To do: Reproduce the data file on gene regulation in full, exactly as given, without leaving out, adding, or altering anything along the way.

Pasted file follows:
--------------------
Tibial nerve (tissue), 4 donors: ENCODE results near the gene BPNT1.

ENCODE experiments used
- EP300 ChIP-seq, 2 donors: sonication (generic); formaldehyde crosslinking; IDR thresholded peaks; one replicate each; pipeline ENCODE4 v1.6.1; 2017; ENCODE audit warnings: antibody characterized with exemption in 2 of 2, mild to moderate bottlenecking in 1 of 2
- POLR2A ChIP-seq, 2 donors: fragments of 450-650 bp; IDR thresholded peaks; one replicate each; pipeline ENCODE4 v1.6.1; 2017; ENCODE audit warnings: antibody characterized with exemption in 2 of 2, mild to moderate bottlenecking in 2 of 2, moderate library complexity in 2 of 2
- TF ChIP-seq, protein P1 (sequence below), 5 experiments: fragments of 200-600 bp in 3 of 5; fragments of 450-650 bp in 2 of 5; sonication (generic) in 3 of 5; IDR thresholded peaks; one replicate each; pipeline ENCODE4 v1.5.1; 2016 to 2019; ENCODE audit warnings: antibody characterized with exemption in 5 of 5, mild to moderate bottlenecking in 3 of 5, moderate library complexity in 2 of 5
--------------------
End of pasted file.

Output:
Tibial nerve (tissue), 4 donors: ENCODE results near the gene BPNT1.

ENCODE experiments used
- EP300 ChIP-seq, 2 donors: sonication (generic); formaldehyde crosslinking; IDR thresholded peaks; one replicate each; pipeline ENCODE4 v1.6.1; 2017; ENCODE audit warnings: antibody characterized with exemption in 2 of 2, mild to moderate bottlenecking in 1 of 2
- POLR2A ChIP-seq, 2 donors: fragments of 450-650 bp; IDR thresholded peaks; one replicate each; pipeline ENCODE4 v1.6.1; 2017; ENCODE audit warnings: antibody characterized with exemption in 2 of 2, mild to moderate bottlenecking in 2 of 2, moderate library complexity in 2 of 2
- TF ChIP-seq, protein P1 (sequence below), 5 experiments: fragments of 200-600 bp in 3 of 5; fragments of 450-650 bp in 2 of 5; sonication (generic) in 3 of 5; IDR thresholded peaks; one replicate each; pipeline ENCODE4 v1.5.1; 2016 to 2019; ENCODE audit warnings: antibody characterized with exemption in 5 of 5, mild to moderate bottlenecking in 3 of 5, moderate library complexity in 2 of 5